Language Group: Alyawarre
Country: Irrweltye, Utopia Region, North East of Alice Springs
Medium: Acrylic on Canvas and Linen, Wood Sculptures
Subjects: Lyaw (Grass Seed) Story, Bush Themes (Flora and Fauna), Awelye (Women's Ceremony and Body Paint Designs), Designs associated with the stories from her country
Kylie is the daughter of Janice Clarke Kngwarreye and Wally Clarke Pwerle, both Utopia artists.
Kylie has been painting since early 1998 and has also worked with wood sculptures. Her work is extremely refined with intricate dot work and detailed studies of bush flowers, camp stories and designs associated with the stories from her country. Kylie would have observed and assisted with family painters as part of her training, which includes her grandmother Katie Kemarre, in particularly the Lyaw story. The intricate fine dot work is strongly influenced by her mother's painting style.
Mbantua Gallery Permanent Collection, Alice Springs
|1999||Mbantua Gallery, Alice Springs NT|
|1999||Redback Gallery, Brisbane QLD|
|2000||Mbantua Gallery, Alice Springs NT|
|2001||Mbantua Gallery, Alice Springs NT|
|2002||Mbantua Gallery USA exhibitions: Art and Soul Gallery, Nashville TN; 'The Cove Gallery' Portland OR; Urban Wine Works, Portland OR; Mary's Woods, Portland OR|
|2003||Mbantua Gallery USA exhibitions: New City Merchants, Knoxville TN; Art and Soul Gallery, Nashville TN; 'The Cove Gallery', Portland OR; Contemporary Aboriginal Art Event, Umpqua Bank, Portland OR; Mary's Woods, Portland OR; Art From The Dreamtime, Portland Art Museum, Portland OR|
|2004||Mbantua Gallery USA exhibitions: Portland, Nashville, Knoxville, Hartford, Greenwich, New York and Philadelphia|
|2004||Evolution of Utopia, Mbantua Gallery Cultural Museum, Alice Springs, NT, opened by the Honorable Robert Hill|
|2005||Evolution of Utopia, Mbantua Gallery Cultural Museum, Alice Springs, NT, opened by the Honorable Robert Hill|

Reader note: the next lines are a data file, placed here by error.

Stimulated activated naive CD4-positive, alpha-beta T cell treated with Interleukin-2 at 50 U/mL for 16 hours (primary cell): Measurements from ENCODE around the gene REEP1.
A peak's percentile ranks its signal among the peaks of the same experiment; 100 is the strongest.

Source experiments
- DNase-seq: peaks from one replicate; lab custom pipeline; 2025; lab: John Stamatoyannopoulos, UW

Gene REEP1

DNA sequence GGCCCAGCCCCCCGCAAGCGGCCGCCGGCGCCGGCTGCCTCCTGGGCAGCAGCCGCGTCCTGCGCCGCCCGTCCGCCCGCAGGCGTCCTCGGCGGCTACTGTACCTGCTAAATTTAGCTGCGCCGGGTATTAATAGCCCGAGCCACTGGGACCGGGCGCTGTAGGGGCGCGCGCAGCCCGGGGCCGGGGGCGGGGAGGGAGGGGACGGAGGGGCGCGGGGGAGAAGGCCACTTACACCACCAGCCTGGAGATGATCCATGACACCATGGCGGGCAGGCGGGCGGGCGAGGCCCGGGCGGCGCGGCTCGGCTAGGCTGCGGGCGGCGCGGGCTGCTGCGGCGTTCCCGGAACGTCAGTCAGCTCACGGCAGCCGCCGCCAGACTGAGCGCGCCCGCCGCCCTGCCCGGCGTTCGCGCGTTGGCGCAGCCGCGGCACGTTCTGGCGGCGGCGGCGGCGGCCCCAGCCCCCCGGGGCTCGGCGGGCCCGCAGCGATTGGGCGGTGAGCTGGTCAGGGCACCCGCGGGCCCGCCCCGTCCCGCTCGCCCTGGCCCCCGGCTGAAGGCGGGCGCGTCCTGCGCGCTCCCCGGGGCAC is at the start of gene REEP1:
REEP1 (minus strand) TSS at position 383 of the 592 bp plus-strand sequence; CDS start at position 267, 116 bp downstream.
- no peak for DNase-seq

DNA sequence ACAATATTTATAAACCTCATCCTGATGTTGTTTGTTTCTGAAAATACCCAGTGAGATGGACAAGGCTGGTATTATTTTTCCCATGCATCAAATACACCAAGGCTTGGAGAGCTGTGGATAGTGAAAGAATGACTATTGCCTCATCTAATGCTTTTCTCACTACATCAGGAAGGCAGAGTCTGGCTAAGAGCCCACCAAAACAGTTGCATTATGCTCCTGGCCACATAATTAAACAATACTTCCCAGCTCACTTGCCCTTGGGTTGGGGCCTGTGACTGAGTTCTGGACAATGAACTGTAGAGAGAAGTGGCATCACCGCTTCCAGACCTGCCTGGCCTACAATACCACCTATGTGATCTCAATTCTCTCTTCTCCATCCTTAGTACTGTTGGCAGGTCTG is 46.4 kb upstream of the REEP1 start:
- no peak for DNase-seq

|2005||'Small Wonders', Mbantua Gallery, Alice Springs, NT|
|2006||Evolution of Utopia, Mbantua Gallery Cultural Museum, Alice Springs, NT, opened by the Honorable Robert Hill|
|2006||Janelle Stockman and Kylie Kemarre, Addison Road Gallery, Marrickville, NSW|
Kylie uses beautiful fine dot work in this painting to represent the Dreamtime story of Lyaw that belongs to her country, Irrweltye.
Lyaw is the Alyawarr word for the seed of the pigweed or munyeroo (Portulaca oleracea). It is also referred to as grass seed by Kylie in English. The pigweed is a fleshy ground-hugging herb that can grow to one metre in diameter. It produces small yellow or orange flowers and numerous small black seeds. These seeds are a most important food. The seeds must be collected at a critical time when the stems change from green to pink; if collected too soon they risk being immature, if collected too late they fall to the ground making collection too difficult. During this critical time, large quantities of the pigweed are collected and piled onto cleared ground near the community. They are left to dry and when the seeds fall to the ground they are gathered in heaps and cleaned. After cleaning, the seeds are roasted and ground, being consumed as a paste or patty as is or cooked again. Not a delicious food but it is extremely nutritious.